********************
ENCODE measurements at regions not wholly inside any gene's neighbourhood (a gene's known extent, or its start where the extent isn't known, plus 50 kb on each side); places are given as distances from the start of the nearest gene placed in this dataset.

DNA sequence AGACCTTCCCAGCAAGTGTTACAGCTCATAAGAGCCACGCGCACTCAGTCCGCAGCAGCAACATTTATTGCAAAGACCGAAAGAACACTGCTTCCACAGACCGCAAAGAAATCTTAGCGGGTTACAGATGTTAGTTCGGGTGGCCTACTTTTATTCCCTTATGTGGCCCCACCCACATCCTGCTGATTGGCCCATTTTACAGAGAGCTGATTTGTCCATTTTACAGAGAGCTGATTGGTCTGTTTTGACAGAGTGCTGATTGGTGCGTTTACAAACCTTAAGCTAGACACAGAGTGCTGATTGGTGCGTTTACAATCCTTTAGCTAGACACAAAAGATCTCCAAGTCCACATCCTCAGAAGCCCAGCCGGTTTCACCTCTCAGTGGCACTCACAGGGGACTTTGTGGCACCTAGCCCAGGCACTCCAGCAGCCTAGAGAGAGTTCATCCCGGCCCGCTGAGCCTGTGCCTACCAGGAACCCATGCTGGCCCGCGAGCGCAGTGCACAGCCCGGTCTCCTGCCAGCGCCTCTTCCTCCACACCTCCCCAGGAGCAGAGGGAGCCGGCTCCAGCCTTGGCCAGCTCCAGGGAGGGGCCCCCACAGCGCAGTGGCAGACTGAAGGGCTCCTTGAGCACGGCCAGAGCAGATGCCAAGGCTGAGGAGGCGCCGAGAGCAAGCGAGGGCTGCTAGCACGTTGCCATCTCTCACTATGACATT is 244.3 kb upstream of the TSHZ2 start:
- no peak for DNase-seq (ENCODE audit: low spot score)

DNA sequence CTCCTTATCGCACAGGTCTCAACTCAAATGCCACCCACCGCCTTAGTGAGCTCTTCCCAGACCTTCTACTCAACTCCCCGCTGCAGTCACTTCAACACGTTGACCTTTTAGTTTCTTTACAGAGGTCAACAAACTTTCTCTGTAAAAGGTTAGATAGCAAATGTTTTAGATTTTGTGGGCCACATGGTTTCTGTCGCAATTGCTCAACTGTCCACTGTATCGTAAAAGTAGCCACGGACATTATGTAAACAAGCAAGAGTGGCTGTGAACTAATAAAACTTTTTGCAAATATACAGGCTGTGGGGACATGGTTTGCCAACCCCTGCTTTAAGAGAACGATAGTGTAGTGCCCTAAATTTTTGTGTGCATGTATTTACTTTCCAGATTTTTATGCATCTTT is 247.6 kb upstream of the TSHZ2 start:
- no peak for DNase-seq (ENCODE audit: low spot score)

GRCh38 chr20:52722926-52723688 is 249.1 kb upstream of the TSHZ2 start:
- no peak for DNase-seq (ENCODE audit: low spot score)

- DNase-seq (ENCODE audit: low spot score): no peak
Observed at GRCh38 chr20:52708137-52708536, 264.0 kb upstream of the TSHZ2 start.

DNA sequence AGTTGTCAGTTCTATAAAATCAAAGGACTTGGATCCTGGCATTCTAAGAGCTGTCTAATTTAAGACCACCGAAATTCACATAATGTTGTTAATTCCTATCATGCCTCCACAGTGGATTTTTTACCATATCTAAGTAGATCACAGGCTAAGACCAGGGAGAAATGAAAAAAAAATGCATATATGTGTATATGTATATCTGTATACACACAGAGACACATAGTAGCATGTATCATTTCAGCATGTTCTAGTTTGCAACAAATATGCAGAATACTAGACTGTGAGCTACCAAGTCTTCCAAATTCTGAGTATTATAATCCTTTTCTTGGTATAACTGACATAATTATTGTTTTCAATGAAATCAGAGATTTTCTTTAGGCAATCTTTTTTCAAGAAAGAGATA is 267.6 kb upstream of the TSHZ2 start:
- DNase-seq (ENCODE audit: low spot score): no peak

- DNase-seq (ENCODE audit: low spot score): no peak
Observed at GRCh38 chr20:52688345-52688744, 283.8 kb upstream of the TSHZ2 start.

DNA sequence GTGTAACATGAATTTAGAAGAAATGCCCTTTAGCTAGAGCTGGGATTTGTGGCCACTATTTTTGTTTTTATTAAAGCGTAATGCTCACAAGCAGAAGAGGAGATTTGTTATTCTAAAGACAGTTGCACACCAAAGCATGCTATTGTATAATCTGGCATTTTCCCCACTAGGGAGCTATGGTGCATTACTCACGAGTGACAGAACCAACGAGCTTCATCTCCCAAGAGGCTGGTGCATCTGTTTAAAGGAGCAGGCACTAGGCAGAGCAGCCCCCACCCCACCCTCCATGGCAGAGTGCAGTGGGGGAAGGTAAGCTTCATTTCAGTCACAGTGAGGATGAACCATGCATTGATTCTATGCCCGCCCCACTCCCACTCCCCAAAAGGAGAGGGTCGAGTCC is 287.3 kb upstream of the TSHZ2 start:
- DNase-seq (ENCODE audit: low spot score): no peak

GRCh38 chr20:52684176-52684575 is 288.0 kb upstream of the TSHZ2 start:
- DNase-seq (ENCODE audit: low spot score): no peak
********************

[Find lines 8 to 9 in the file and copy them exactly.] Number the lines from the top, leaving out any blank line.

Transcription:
- DNase-seq (ENCODE audit: low spot score): no peak
Observed at GRCh38 chr20:52708137-52708536, 264.0 kb upstream of the TSHZ2 start.